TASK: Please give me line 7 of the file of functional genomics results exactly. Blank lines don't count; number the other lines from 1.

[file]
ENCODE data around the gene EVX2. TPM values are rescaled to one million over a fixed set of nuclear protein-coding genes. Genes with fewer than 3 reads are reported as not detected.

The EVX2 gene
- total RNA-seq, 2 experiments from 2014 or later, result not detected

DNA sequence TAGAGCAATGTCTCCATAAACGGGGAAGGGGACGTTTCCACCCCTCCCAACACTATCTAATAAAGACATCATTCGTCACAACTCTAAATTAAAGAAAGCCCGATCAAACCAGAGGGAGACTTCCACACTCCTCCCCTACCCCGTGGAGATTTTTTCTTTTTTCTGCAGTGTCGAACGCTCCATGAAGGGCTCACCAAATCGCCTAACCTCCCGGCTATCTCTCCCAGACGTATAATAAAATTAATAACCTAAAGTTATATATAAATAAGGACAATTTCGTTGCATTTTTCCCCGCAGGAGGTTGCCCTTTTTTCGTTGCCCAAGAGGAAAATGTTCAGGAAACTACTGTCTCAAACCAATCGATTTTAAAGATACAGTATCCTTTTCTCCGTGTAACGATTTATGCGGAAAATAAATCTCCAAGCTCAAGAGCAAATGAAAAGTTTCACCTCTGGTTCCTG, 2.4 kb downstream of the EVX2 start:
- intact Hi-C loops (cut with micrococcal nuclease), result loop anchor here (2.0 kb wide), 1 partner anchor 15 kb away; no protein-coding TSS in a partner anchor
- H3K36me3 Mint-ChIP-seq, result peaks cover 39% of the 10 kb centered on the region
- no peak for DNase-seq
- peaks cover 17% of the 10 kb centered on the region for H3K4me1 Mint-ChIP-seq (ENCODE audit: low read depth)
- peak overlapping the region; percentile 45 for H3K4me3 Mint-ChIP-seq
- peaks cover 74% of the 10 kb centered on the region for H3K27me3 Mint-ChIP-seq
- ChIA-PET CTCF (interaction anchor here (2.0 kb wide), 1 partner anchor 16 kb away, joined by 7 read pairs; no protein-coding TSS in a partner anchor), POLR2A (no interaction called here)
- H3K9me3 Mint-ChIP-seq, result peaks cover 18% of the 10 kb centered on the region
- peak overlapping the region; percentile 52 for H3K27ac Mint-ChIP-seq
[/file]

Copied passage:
- no peak for DNase-seq